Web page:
Non-orthographic language abilities and reading (Madden et al., 2018)
2018-12-05T01:53:16Z (GMT) by
Purpose: This study investigated the relationship between non-orthographic language abilities and reading in order to examine assumptions of the primary systems hypothesis and further our understanding of language processing poststroke.
Method: Performance on non-orthographic semantic, phonologic, and syntactic tasks, as well as oral reading and reading comprehension tasks, was assessed in 43 individuals with aphasia. Correlation and regression analyses were conducted to determine the relationship between these measures. In addition, analyses of variance examined differences within and between reading groups (within normal limits, phonological, deep, or global alexia).
Results: Results showed that non-orthographic language abilities were significantly related to reading abilities. Semantics was most predictive of regular and irregular word reading, whereas phonology was most predictive of pseudohomophone and nonword reading. Written word and paragraph comprehension were primarily supported by semantics, whereas written sentence comprehension was related to semantic, phonologic, and syntactic performance. Finally, severity of alexia was found to reflect severity of semantic and phonologic impairment.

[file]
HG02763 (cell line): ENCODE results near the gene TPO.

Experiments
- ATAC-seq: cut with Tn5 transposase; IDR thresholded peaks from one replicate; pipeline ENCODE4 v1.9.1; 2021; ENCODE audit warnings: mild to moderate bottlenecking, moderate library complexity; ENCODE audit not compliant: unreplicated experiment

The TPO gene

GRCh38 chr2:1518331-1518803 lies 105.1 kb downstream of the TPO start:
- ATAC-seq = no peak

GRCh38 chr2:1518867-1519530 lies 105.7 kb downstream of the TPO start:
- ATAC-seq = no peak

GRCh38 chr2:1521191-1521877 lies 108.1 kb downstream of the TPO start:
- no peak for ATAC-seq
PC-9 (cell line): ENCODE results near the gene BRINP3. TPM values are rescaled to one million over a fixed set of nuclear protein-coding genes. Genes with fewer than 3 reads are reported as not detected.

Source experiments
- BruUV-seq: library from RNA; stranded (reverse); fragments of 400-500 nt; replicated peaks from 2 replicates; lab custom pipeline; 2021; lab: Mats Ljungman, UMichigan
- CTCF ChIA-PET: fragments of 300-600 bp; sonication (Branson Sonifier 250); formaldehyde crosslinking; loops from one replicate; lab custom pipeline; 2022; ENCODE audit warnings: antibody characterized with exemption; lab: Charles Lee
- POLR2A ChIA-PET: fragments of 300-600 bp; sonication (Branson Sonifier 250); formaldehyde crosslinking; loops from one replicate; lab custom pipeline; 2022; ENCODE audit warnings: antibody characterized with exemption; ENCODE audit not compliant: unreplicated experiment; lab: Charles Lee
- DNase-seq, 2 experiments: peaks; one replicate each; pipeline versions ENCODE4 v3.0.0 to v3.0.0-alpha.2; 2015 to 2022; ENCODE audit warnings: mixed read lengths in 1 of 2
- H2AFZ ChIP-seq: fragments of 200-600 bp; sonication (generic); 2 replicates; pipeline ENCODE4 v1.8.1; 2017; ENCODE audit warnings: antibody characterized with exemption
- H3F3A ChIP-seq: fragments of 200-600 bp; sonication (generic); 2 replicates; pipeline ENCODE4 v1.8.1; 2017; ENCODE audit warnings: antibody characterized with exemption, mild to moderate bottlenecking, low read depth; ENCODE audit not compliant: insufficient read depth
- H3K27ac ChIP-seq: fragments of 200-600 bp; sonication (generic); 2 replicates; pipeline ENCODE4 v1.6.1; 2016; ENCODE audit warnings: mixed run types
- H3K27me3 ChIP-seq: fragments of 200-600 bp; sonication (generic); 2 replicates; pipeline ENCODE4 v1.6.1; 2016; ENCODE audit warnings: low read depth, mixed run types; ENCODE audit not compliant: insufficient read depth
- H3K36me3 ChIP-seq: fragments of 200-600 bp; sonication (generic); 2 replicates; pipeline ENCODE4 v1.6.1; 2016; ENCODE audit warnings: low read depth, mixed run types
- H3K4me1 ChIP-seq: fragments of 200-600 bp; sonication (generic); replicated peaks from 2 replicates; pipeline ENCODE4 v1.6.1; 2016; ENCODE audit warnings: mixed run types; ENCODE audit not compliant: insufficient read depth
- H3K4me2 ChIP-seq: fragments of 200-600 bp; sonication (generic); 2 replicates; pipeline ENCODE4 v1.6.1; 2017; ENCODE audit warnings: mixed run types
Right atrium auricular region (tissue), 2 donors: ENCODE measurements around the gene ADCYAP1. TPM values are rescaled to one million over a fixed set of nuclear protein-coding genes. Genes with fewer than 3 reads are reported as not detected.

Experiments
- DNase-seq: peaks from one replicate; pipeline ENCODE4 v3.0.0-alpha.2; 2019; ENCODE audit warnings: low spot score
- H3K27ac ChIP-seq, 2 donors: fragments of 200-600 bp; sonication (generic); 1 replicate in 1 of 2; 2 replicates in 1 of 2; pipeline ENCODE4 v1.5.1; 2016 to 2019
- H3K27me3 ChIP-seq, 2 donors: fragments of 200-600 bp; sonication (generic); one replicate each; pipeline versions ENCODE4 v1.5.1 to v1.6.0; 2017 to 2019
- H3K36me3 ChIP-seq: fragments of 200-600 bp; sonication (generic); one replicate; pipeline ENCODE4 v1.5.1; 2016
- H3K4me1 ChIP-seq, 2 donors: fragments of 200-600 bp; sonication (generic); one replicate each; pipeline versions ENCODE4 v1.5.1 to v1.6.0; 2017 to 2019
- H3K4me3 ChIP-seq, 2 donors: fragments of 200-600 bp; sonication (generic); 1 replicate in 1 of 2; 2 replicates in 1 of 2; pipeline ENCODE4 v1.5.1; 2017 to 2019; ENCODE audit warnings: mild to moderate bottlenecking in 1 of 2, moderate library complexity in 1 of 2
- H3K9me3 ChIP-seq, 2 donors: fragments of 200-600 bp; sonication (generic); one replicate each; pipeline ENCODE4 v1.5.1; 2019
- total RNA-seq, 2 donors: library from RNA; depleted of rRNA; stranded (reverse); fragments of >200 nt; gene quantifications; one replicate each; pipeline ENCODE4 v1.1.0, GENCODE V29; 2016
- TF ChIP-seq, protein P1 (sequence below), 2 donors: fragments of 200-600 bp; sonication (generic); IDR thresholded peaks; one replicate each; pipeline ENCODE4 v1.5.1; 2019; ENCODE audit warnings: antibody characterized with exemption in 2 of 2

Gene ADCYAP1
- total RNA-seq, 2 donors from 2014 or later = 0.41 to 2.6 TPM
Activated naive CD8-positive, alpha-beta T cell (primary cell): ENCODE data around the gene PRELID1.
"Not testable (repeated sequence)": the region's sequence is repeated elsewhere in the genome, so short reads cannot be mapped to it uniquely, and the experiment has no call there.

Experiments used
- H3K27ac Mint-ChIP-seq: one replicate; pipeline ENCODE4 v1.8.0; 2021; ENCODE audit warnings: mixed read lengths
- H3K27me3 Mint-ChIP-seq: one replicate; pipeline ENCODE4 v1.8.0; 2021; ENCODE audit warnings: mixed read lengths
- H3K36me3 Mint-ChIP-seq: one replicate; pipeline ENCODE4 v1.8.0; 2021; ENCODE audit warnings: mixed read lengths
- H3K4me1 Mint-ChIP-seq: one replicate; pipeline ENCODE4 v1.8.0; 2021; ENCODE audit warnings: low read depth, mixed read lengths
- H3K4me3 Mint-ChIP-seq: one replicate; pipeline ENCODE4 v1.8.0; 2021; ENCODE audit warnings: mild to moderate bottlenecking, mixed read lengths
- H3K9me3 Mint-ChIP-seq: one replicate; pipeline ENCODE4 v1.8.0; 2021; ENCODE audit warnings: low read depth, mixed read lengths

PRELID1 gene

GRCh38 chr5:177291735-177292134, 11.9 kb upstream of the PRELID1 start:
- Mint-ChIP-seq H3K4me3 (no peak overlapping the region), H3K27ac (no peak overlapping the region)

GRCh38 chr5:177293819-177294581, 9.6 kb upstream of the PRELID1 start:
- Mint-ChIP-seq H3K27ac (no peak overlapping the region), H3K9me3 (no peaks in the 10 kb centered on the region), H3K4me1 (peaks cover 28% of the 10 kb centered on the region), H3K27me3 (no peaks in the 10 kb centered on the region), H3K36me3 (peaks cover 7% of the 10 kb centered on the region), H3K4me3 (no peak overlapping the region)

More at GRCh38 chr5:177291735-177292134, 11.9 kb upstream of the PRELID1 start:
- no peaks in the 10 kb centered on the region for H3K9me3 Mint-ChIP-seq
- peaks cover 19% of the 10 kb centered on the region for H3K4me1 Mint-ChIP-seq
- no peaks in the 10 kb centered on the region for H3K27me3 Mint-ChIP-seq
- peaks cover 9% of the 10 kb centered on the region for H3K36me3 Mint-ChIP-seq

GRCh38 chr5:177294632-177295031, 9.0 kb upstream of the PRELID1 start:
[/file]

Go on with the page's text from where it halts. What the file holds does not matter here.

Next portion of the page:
Conclusions: Findings support the primary systems view of language by showing that non-orthographic language abilities and reading abilities are closely linked. This preliminary work requires replication and extension; however, current results highlight the importance of routine, integrated assessment and treatment of spoken and written language in aphasia.
Supplemental Material S1. Participant demographic information.
Supplemental Material S2. Correlation tables for each language domain.
Madden, E. B., Conway, T., Henry, M. L., Spencer, K. A., Yorkston, K. M., & Kendall, D. L. (2018). The relationship between non-orthographic language abilities and reading performance in chronic aphasia: An exploration of the primary systems hypothesis. Journal of Speech, Language, and Hearing Research. Advance online publication. https://doi.org/10.1044/2018_JSLHR-L-18-0058